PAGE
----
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Primary Source Analysis - Observe
Inquiry learning implies a need to know. This means students ask questions and seek answers that lead them to better understanding. Knowing how to analyze an historical source helps them learn new information about a topic and then make connections to information they may already know.
The first phase of the primary source analysis process is Observe. In the observation phase, students are looking, literally, at what the source is. Is it a photograph? A letter? A map? They take the time to look closely at the primary source and consider questions such as:
- What is the first thing I notice?
- Is there anything unexpected or unusual?
- What do I notice that I can’t explain?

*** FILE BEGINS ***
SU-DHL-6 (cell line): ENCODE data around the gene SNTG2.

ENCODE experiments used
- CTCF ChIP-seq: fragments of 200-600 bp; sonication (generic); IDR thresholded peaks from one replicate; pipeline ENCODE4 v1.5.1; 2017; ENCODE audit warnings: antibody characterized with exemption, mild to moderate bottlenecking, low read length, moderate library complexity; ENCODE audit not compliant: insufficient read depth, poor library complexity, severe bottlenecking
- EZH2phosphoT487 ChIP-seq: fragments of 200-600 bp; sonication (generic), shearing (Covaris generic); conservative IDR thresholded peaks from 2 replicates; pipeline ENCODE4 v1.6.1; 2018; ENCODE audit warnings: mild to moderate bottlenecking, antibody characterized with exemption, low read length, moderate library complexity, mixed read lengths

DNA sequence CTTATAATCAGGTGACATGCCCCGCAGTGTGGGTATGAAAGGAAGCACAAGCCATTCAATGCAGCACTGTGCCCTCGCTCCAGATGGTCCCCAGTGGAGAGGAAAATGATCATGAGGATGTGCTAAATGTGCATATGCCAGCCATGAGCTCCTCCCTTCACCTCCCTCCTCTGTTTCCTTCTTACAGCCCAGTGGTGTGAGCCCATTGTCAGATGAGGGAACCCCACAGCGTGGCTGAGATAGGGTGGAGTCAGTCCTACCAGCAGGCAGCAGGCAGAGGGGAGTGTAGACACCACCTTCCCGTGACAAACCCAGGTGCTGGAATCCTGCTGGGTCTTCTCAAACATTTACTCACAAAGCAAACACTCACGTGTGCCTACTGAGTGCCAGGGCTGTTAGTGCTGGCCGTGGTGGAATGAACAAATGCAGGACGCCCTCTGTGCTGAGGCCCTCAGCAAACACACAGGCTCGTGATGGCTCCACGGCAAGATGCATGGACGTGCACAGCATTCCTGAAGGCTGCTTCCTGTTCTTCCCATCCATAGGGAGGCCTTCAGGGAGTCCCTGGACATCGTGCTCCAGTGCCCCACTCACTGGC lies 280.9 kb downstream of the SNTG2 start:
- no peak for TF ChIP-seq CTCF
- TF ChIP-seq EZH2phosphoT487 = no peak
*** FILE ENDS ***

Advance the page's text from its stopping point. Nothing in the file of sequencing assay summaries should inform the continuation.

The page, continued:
- After a second or third glance, what is something new that I notice?
Let’s listen as Lee Ann Potter from the Library of Congress describes primary source analysis through observation.
Case Maker Connection
Remember, a primary source is a piece of first-hand evidence about an event, object, or person. The purpose of primary sources is to capture the words, the thoughts, and the intentions of the past. Students analyze a variety of sources in each Case Maker challenge (including photographs, documents, newspapers, audio files, videos, and political cartoons) and record their observations as evidence.